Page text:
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HomeLiteracy/ESLAccelerator Aims to Close Global Literacy Gap with Project Literacy

Accelerator Aims to Close Global Literacy Gap with Project Literacy

Literacy rates have not improved in over 15 years, costing the world $1.19 trillion a year and leaving over 750 million people worldwide unable to read this sentence, so Project Literacy Lab, a partnership between Pearson and Unreasonable Group, part of the broader Project Literacy campaign, is bringing a new group of problem solvers to the table: entrepreneurs. This first-of-its-kind international accelerator focuses on scaling up ventures that are positioned to help close the global literacy gap by 2030.

In July 2016, the inaugural Project Literacy Lab brought together 16 ventures from across five continents for a two-week accelerator outside of San Francisco, California. Over the course of this program, the entrepreneurs were matched with the resources, mentorship, access to financing, and global network of support to help them scale more rapidly across multiple regions and countries. To date, the first cohort of companies operates in over 50 countries, has collectively raised over $70 million in financing, and has reached over ten million people around the world. Within just one year after the program, the cohort’s total revenue has increased by over 80%, and total funding has increased by approximately 185%.

Last month, the second Project Literacy Lab accelerator officially launched with a new group of 13 companies at a venue near New York City. The participating mentors included Aleem Walji, CEO of the Aga Khan Foundation and former chief innovation officer at the World Bank, and Tom Chi, founding team member of Google X and expert in rapid prototyping.

Each venture in the 2017 cohort is tackling one of the foundational issues that underpins the problem of illiteracy worldwide.

For example:
BeeLine Reader makes reading on screen more efficient and accessible for readers at all levels—especially for those with dyslexia, ADD, and vision problems. Instead of displaying text in monochrome, BeeLine Reader uses a subtle color gradient that draws the reader’s eyes from the end of one line to the beginning of the next. This technique can dramatically improve reading fluency and reading comprehension. To date, BeeLine Reader has been used to read over 250 million pages worldwide.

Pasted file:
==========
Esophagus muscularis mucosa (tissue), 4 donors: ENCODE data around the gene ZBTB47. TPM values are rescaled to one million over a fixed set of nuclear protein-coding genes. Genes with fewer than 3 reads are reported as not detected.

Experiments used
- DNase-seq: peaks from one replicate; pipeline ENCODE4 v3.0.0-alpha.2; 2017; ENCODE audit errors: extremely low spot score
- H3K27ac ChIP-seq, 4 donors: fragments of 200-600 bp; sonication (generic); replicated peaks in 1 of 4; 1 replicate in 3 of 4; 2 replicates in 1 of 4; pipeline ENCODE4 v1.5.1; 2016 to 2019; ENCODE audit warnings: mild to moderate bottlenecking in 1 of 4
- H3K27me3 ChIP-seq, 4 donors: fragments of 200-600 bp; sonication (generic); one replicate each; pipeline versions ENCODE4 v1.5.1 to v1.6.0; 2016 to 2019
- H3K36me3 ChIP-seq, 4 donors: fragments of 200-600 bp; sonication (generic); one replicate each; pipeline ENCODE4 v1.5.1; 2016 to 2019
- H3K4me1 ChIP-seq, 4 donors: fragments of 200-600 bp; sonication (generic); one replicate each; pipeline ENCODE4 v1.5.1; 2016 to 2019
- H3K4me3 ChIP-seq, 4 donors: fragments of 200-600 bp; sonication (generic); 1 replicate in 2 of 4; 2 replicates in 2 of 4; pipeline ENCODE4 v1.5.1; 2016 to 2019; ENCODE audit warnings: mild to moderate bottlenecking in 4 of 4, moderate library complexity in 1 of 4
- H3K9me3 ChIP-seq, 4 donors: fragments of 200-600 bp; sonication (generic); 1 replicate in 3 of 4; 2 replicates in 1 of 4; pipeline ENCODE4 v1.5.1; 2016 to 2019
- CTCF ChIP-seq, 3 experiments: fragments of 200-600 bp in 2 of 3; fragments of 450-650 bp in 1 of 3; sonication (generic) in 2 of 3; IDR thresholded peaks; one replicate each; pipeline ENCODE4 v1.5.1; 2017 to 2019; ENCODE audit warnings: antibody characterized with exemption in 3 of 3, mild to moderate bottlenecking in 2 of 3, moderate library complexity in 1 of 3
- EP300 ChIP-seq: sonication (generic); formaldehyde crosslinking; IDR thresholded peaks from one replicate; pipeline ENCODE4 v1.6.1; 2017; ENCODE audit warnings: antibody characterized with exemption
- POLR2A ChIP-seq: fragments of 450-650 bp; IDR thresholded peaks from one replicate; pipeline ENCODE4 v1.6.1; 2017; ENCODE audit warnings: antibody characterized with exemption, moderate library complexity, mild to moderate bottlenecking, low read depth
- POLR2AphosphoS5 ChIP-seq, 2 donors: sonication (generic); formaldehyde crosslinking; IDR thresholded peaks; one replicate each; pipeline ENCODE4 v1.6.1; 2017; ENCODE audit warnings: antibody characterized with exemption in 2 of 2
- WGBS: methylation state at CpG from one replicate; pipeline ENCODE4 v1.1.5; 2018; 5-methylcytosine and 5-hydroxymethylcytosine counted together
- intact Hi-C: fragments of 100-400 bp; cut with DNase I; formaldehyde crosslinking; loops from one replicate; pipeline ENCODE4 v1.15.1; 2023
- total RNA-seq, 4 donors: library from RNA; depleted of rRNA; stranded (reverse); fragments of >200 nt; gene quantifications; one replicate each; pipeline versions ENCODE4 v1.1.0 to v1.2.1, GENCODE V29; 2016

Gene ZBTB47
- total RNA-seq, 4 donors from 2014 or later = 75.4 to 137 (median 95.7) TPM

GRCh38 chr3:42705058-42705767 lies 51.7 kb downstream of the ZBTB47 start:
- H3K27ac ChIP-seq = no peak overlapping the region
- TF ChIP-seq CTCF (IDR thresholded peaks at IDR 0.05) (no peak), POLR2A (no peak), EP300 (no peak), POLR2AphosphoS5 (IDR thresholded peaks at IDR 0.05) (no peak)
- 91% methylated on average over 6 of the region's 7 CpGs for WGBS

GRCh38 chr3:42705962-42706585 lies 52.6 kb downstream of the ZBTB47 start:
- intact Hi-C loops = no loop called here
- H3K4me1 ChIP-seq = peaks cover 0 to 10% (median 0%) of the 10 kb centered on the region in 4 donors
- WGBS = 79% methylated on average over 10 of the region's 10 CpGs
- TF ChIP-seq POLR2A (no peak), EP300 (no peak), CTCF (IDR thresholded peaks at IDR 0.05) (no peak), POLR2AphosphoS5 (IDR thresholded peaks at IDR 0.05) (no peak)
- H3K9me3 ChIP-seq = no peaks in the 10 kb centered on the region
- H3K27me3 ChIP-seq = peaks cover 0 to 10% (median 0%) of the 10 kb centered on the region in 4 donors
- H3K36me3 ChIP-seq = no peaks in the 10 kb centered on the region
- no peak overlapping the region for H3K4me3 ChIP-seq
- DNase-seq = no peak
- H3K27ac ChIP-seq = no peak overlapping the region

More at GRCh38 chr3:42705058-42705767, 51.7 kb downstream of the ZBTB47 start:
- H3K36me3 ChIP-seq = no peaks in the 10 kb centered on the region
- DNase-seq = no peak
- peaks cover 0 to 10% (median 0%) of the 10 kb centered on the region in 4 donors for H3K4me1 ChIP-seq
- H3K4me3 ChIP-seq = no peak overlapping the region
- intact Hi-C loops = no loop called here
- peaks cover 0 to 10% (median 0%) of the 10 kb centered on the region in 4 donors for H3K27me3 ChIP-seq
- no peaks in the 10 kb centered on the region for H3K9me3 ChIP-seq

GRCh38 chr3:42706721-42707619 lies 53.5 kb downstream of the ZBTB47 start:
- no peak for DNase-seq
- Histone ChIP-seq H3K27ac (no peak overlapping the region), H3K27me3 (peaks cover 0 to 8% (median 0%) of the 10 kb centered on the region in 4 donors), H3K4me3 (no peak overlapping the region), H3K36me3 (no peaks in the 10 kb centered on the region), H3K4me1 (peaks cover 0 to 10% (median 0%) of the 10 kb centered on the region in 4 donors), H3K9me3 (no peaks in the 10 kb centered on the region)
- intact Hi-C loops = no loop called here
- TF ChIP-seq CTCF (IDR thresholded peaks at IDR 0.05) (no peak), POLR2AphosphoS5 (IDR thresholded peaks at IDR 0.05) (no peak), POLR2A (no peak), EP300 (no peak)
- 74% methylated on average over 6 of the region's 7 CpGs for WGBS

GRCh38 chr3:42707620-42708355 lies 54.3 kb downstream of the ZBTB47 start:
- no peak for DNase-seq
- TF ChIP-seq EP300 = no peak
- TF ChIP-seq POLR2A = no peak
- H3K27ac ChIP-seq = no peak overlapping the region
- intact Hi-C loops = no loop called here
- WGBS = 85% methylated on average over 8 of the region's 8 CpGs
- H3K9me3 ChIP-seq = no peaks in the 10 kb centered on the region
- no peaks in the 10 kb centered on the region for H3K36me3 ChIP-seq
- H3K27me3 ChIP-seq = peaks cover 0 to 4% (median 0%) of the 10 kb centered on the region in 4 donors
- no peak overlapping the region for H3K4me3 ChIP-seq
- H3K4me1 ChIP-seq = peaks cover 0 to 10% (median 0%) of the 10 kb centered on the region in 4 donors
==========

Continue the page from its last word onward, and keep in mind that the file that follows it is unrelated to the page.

Cell-Ed brings essential literacy, language, and job skills to adults who need it most. They deliver skills training in three-minute lessons on any mobile phone, where adult learners simply call, text, or click to access a world of learning. To date, more than 10,000 Cell-Ed users have logged over 1,000,000 minutes of learning in reading and numeracy skills, vocational ESL, and more.

Kodable makes computer science education accessible to every child in the world, regardless of race, gender, or socioeconomic background. They develop computer science curriculum for elementary schools, with a grab-and-go lesson plan option for teachers and fun, engaging labs for students. To date, Kodable is used by over 50% of elementary schools in the U.S. and in over 200 countries around the world.

Pearson and Unreasonable Group share the belief that rapid-growth, for-profit companies have the potential to drive solutions into the hands of millions who remain illiterate today. This is where Project Literacy Lab comes into focus: connecting brilliant innovators and entrepreneurs with what they need to achieve greater scale faster.

“Project Literacy Lab aims to spark a conversation around how business investors and entrepreneurs can put a positive dent on history,” says Daniel Epstein, founder and CEO of Unreasonable Group. “Many of these entrepreneurs are already measurably closing the global literacy gap with technologies we didn’t know existed—profitably. Unlike most accelerator programs, we are choosing to align with solutions that have already proven to be effective in market. Now, we’re helping these entrepreneurs scale their ventures across countries and continents to impact hundreds of millions of lives.”

“Ensuring universal literacy means bringing new problem solvers to the table,” said Kate James, chief corporate affairs and global marketing officer for Pearson and chief spokesperson for Project Literacy. “We need everyone to work together to tackle this global crisis. With their innovative and scalable solutions, these entrepreneurs are key to how we help reach the low-income communities where illiteracy is most severe.”

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